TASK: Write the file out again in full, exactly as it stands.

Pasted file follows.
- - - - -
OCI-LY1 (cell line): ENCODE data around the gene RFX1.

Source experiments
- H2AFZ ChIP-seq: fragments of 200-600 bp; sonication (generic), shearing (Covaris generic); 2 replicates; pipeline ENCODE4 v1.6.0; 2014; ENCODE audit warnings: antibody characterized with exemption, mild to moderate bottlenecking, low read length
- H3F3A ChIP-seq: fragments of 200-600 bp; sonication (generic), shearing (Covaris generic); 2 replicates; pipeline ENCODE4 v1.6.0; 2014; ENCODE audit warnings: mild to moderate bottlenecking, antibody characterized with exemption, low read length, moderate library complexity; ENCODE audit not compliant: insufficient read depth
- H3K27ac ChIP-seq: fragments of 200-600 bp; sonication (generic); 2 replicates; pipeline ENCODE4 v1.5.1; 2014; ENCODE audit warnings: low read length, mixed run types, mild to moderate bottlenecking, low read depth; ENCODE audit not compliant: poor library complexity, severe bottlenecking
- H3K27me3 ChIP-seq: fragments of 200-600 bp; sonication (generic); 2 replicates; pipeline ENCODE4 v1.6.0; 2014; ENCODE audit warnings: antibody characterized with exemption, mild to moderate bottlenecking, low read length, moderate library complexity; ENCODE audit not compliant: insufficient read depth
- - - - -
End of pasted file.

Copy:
OCI-LY1 (cell line): ENCODE data around the gene RFX1.

Source experiments
- H2AFZ ChIP-seq: fragments of 200-600 bp; sonication (generic), shearing (Covaris generic); 2 replicates; pipeline ENCODE4 v1.6.0; 2014; ENCODE audit warnings: antibody characterized with exemption, mild to moderate bottlenecking, low read length
- H3F3A ChIP-seq: fragments of 200-600 bp; sonication (generic), shearing (Covaris generic); 2 replicates; pipeline ENCODE4 v1.6.0; 2014; ENCODE audit warnings: mild to moderate bottlenecking, antibody characterized with exemption, low read length, moderate library complexity; ENCODE audit not compliant: insufficient read depth
- H3K27ac ChIP-seq: fragments of 200-600 bp; sonication (generic); 2 replicates; pipeline ENCODE4 v1.5.1; 2014; ENCODE audit warnings: low read length, mixed run types, mild to moderate bottlenecking, low read depth; ENCODE audit not compliant: poor library complexity, severe bottlenecking
- H3K27me3 ChIP-seq: fragments of 200-600 bp; sonication (generic); 2 replicates; pipeline ENCODE4 v1.6.0; 2014; ENCODE audit warnings: antibody characterized with exemption, mild to moderate bottlenecking, low read length, moderate library complexity; ENCODE audit not compliant: insufficient read depth